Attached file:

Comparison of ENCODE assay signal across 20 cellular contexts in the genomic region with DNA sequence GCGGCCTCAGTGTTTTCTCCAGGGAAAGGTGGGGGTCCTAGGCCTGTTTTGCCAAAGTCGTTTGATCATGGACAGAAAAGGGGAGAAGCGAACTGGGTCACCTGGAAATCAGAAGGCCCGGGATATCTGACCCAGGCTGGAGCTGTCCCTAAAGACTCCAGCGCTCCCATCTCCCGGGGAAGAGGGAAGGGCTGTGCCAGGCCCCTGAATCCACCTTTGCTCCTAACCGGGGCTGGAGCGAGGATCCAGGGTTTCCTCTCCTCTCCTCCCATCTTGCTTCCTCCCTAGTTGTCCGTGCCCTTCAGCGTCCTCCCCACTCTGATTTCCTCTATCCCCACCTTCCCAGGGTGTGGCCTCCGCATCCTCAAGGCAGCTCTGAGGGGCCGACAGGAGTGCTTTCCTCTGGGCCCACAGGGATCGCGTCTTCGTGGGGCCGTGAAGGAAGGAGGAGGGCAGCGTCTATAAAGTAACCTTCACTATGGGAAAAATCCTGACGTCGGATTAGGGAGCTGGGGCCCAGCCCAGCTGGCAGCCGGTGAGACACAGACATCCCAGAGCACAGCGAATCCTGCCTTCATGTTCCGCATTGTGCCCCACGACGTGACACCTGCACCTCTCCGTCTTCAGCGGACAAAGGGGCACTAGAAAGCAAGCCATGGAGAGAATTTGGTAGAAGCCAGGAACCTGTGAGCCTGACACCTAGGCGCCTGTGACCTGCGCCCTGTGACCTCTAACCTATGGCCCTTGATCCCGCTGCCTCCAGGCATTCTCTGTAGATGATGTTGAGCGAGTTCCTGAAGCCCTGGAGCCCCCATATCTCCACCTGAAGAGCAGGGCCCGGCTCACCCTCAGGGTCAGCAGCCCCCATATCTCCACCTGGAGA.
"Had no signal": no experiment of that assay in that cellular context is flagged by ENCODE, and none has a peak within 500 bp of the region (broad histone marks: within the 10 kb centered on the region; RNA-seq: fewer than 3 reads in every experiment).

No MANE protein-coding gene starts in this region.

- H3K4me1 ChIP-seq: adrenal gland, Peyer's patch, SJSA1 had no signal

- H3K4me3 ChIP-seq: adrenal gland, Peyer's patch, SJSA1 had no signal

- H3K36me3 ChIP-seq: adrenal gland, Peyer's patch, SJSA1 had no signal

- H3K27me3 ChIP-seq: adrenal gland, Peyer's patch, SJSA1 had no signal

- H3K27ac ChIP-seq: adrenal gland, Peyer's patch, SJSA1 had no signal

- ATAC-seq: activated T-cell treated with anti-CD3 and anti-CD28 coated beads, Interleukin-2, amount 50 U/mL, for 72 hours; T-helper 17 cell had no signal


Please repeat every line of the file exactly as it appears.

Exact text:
Comparison of ENCODE assay signal across 20 cellular contexts in the genomic region with DNA sequence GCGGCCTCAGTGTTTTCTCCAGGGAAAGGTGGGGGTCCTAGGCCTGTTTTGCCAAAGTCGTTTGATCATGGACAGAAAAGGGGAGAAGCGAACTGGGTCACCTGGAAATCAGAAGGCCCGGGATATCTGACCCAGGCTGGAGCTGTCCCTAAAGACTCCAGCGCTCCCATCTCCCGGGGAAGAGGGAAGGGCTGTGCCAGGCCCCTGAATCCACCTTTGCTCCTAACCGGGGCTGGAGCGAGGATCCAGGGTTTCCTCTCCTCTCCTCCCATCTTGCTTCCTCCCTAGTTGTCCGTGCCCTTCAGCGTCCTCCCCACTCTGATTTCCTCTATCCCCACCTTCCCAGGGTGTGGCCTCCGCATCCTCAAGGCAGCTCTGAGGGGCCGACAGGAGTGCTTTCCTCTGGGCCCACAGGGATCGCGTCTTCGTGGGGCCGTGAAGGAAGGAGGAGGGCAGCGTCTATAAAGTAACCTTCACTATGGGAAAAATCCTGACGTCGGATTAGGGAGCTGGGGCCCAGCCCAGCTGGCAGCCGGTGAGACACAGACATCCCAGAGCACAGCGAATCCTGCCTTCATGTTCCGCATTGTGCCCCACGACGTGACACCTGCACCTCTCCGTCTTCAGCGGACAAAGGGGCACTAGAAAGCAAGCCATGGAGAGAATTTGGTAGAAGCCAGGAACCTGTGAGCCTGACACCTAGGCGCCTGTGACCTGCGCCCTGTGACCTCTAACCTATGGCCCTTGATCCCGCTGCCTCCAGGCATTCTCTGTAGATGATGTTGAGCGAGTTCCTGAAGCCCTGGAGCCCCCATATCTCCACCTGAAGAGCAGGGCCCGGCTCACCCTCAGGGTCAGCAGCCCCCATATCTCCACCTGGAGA.
"Had no signal": no experiment of that assay in that cellular context is flagged by ENCODE, and none has a peak within 500 bp of the region (broad histone marks: within the 10 kb centered on the region; RNA-seq: fewer than 3 reads in every experiment).

No MANE protein-coding gene starts in this region.

- H3K4me1 ChIP-seq: adrenal gland, Peyer's patch, SJSA1 had no signal

- H3K4me3 ChIP-seq: adrenal gland, Peyer's patch, SJSA1 had no signal

- H3K36me3 ChIP-seq: adrenal gland, Peyer's patch, SJSA1 had no signal

- H3K27me3 ChIP-seq: adrenal gland, Peyer's patch, SJSA1 had no signal

- H3K27ac ChIP-seq: adrenal gland, Peyer's patch, SJSA1 had no signal

- ATAC-seq: activated T-cell treated with anti-CD3 and anti-CD28 coated beads, Interleukin-2, amount 50 U/mL, for 72 hours; T-helper 17 cell had no signal